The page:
### Written Assignment #1 Due Wednesday April 12

#### Turn-in procedure and late policy reminder

• On-campus students: Your assignment must be turned in by 5:00 PM on Wednesday April 12. You may turn the assignment in during class on Wednesday, or you may turn it in at the course administrator's office: Marianne Siroker, Gates 436. Assignments less than 24 hours late will be penalized 10%. Assignments more than 24 but less than 48 hours late will be penalized 30%. No assignments will be accepted after 5:00 PM on Friday April 14.

• SITN students: Your assignment must be timestamped by the courier on Thursday April 13. Late assignments timestamped by the courier on Friday April 14 will be penalized 20%. Assignments timestamped later than April 14 will not be accepted. Assignments not sent by SITN courier are subject to the late policy for on-campus students specified above. No late assignments are permitted for remote SITN students.

• For emergencies: Since emergencies do arise, each student is allocated four "chits". Each chit may be used to turn in a single assignment up to 24 hours late with no penalty, or two chits for up to 48 hours late. For SITN students, two chits are required to turn in an assignment one courier-day late. As with penalized late work, no assignments will be accepted more than 48 hours (or one courier-day) late. We'll keep track of your chits automatically.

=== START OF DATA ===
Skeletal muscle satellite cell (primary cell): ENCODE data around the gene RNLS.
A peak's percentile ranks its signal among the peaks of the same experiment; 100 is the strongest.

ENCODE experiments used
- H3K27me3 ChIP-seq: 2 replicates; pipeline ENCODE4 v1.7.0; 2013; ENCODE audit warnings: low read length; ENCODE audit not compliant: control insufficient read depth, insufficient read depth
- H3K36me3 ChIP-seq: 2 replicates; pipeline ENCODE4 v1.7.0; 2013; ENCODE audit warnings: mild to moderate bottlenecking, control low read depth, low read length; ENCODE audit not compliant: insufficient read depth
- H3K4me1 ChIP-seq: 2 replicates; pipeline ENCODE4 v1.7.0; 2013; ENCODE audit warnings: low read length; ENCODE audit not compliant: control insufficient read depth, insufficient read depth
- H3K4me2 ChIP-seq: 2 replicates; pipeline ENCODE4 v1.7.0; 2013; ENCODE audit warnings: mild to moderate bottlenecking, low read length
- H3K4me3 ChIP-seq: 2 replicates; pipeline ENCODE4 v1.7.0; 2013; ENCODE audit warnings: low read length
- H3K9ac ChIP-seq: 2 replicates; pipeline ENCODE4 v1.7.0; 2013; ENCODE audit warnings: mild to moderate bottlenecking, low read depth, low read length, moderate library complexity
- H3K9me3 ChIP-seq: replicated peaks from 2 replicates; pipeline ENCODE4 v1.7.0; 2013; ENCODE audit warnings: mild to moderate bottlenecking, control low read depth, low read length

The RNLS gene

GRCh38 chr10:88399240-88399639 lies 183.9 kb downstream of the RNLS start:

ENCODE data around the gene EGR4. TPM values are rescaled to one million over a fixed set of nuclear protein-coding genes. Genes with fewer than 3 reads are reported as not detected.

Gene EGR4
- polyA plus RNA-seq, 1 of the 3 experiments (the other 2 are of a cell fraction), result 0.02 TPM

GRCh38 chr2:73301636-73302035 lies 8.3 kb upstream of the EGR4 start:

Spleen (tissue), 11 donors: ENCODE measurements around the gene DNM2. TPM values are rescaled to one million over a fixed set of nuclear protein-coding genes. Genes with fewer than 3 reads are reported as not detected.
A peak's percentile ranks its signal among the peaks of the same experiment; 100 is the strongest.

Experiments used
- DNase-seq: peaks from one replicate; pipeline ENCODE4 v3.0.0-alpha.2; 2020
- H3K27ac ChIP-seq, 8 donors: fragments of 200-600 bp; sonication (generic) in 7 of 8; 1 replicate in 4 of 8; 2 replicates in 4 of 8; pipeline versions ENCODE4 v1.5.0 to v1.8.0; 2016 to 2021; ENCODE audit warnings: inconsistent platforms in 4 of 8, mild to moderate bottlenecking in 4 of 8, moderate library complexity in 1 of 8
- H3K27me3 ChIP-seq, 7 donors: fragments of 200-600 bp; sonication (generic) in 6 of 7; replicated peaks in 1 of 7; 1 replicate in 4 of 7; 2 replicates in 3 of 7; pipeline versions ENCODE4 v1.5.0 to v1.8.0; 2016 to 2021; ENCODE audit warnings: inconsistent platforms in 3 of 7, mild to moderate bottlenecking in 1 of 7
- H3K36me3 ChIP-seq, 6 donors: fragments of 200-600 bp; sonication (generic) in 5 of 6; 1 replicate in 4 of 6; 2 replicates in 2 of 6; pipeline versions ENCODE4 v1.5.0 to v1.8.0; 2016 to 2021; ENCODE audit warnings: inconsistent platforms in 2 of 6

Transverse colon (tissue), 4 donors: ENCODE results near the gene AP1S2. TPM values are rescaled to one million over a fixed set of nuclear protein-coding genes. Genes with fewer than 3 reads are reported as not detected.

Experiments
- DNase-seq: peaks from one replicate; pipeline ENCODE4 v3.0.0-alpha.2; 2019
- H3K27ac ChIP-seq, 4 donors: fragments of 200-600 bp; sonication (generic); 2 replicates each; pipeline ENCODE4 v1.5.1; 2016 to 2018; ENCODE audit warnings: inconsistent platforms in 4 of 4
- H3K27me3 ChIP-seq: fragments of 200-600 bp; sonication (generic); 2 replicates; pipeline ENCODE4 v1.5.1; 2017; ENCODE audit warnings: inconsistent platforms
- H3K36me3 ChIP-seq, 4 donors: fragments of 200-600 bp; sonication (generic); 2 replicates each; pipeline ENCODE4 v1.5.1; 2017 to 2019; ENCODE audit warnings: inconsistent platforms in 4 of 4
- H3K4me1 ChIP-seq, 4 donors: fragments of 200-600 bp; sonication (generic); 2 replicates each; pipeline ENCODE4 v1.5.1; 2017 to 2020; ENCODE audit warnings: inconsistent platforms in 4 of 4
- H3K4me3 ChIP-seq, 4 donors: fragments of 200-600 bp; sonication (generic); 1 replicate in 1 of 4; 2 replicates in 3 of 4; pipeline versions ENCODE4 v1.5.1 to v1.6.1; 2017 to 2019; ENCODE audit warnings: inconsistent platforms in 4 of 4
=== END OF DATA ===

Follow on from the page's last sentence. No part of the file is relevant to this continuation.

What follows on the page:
#### Problem 1

In the E/R model, consider a relationship set R between two entity sets E1 and E2. Does it ever make sense for the same pair of entities e1 (from E1) and e2 (from E2) to participate in the relationship set more than once? That is, might we ever want to have two (or more) instances of (e1, e2) in R? If not, explain why not. If so, give a real-world example: give details of two entity sets and a relationship set that model a real-world domain where we might have a pair of entities related more than once.

#### Problem 2